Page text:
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The Myth of the Robber Barons: A New Look at the Rise of Big Business in America

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ISBN-13: 978-0963020314
ISBN-10: 0963020315
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Editorial Reviews

Review

Revises in important ways many misperceptions that historians have imposed upon the record. Though Folsom's work is balanced, judicious history, addressed to the past...it has powerful relevance to current political discourse. --Forest McDonald, Professor of History, University of Alabama

The MYTH OF THE ROBBER BARONS is... excellent. . . . In short, this book is the perfect supplement to most standard economic and business history textbooks. this reviewer has adopted it already. --Larry Schweikart, THE HISTORIAN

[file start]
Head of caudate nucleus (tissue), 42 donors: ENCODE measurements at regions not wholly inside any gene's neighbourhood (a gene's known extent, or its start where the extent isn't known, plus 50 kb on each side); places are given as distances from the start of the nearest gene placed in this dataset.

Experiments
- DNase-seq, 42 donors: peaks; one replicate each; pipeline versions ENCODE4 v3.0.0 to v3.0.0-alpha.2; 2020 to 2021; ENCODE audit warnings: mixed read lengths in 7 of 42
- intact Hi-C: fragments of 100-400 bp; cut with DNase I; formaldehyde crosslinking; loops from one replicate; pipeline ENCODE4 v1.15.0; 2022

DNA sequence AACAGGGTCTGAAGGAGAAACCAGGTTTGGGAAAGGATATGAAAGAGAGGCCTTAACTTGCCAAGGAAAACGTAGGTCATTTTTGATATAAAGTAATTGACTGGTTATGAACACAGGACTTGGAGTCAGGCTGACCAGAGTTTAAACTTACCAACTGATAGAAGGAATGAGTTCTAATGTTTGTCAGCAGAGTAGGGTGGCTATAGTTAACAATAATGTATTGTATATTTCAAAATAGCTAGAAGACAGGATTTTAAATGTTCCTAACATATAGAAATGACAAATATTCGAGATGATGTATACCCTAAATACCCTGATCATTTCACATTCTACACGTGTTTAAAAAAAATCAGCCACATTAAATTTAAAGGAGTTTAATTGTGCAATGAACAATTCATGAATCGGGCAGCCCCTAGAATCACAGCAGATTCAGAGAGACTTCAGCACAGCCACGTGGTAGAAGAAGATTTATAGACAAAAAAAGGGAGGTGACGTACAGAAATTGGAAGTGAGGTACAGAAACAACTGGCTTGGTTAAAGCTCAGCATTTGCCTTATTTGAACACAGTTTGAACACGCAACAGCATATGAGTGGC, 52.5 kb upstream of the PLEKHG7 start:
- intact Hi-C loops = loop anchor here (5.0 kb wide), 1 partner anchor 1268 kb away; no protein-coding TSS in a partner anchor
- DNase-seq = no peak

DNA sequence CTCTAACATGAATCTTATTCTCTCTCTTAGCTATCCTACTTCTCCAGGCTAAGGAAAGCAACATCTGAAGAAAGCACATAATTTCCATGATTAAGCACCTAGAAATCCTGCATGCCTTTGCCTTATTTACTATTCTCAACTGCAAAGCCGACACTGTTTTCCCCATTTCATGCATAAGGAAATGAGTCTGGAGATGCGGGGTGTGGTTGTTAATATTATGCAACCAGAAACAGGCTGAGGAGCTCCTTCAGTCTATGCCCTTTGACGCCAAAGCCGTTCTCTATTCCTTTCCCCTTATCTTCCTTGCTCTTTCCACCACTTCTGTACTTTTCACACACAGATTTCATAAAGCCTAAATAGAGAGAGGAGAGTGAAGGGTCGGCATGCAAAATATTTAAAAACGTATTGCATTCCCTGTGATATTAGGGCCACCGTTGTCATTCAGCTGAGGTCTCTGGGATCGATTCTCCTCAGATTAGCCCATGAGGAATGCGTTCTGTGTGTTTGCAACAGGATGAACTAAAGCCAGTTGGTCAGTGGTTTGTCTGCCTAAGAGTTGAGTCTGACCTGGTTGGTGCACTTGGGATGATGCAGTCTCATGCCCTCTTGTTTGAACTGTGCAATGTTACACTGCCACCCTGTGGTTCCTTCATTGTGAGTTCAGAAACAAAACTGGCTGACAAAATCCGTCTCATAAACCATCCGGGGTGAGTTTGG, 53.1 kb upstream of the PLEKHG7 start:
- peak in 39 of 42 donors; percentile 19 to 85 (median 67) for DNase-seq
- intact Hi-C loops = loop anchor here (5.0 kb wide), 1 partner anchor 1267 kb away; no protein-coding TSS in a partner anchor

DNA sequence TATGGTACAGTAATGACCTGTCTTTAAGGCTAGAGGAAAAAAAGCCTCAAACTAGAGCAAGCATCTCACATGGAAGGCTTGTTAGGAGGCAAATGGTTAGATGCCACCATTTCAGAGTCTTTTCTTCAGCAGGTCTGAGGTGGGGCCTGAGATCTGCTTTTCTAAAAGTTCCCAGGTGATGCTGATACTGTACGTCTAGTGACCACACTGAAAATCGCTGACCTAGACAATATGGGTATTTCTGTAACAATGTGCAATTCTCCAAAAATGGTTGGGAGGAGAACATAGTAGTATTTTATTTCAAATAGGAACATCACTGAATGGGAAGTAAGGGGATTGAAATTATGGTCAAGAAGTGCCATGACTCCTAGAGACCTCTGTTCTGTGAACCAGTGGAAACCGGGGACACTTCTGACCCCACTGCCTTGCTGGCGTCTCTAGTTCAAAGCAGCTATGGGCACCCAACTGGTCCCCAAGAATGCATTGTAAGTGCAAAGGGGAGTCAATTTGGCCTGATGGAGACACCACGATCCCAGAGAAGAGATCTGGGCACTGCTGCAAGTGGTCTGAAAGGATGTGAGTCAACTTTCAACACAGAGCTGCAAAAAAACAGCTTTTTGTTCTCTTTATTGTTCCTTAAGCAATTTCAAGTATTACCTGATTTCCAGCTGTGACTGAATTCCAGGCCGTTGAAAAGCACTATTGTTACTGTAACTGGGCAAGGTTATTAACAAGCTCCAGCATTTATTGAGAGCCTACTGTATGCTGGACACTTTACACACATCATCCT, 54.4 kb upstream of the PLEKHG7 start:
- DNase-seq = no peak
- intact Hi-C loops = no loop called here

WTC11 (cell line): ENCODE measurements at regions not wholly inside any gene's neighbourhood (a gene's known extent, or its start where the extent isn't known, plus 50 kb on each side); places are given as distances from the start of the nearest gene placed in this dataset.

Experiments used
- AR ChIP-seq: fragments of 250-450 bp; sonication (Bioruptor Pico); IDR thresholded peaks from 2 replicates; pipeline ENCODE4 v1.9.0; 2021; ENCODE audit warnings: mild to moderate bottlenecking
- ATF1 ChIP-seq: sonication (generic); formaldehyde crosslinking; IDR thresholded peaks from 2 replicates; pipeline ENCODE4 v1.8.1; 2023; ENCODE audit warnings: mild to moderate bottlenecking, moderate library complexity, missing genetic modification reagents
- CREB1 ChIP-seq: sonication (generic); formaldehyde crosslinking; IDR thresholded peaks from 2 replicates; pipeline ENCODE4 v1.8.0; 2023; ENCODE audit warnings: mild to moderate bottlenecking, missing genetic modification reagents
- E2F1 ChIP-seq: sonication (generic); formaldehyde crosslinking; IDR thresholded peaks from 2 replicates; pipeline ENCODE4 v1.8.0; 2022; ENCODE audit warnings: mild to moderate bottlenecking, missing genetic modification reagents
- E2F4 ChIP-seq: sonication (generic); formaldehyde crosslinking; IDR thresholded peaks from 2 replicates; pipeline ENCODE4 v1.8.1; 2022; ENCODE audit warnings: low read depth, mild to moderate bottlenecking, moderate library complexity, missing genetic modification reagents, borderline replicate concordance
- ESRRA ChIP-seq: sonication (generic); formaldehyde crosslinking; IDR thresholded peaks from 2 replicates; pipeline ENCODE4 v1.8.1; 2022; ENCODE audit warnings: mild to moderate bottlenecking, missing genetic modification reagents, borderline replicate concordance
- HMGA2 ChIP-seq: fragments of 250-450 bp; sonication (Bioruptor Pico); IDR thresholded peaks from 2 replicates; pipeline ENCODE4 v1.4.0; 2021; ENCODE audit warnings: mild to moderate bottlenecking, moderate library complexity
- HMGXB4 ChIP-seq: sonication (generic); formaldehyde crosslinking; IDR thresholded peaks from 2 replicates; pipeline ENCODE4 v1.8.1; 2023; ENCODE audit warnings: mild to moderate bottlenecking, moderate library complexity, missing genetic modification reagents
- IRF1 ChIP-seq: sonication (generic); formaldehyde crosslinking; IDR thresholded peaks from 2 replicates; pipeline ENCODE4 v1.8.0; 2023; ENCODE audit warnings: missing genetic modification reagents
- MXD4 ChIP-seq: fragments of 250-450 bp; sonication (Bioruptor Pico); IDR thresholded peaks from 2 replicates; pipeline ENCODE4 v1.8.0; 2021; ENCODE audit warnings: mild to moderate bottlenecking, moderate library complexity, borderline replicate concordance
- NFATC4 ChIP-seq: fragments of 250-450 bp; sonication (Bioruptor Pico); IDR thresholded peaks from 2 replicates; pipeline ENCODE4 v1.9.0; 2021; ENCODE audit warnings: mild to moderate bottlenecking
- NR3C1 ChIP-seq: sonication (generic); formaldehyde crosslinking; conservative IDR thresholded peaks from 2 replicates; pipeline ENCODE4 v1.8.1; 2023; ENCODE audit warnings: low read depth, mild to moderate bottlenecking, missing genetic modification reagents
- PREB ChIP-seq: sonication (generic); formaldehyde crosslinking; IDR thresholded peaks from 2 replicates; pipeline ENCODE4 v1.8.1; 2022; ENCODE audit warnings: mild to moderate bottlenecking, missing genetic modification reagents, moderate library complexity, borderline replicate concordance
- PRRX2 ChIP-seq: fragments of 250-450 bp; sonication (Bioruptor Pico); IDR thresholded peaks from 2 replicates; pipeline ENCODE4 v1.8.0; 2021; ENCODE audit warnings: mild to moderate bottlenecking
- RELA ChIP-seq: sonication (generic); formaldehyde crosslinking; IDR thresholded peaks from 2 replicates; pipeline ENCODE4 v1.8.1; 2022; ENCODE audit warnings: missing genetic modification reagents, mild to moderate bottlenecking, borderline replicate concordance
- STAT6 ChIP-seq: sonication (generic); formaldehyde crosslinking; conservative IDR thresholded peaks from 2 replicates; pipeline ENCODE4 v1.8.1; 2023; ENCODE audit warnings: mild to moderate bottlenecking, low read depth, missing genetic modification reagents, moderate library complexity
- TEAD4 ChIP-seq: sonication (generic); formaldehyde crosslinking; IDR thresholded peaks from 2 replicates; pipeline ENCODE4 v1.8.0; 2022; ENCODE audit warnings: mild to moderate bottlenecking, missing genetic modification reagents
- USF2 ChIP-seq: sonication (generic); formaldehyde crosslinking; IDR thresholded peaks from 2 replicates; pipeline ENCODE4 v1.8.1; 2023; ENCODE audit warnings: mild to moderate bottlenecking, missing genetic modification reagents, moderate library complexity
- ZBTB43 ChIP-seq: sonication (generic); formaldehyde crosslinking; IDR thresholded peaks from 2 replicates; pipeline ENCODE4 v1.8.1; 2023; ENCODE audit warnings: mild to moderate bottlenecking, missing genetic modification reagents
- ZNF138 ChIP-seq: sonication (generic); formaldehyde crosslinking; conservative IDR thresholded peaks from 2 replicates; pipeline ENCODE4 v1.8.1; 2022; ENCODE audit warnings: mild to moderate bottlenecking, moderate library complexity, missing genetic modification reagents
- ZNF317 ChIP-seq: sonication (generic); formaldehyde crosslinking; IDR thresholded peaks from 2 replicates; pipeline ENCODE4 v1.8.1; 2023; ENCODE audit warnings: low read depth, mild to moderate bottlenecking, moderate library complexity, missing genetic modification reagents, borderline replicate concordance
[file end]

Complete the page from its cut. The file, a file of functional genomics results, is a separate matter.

I read this book in one sitting. In spite of the easy reading of the text, the book has profound meaning for the nature of business in America, with implications for political philosophy and economic theory. There isn't a businessman in the country who would not profit from the reading of this important book. --Angus MacDonald, BOOK REVIEWS

The MYTH OF THE ROBBER BARONS is... excellent. . . . In short, this book is the perfect supplement to most standard economic and business history textbooks. this reviewer has adopted it already. --Larry Schweikart, THE HISTORIAN

I read this book in one sitting. In spite of the easy reading of the text, the book has profound meaning for the nature of business in America, with implications for political philosophy and economic theory. There isn't a businessman in the country who would not profit from the reading of this important book. --Angus MacDonald, BOOK REVIEWS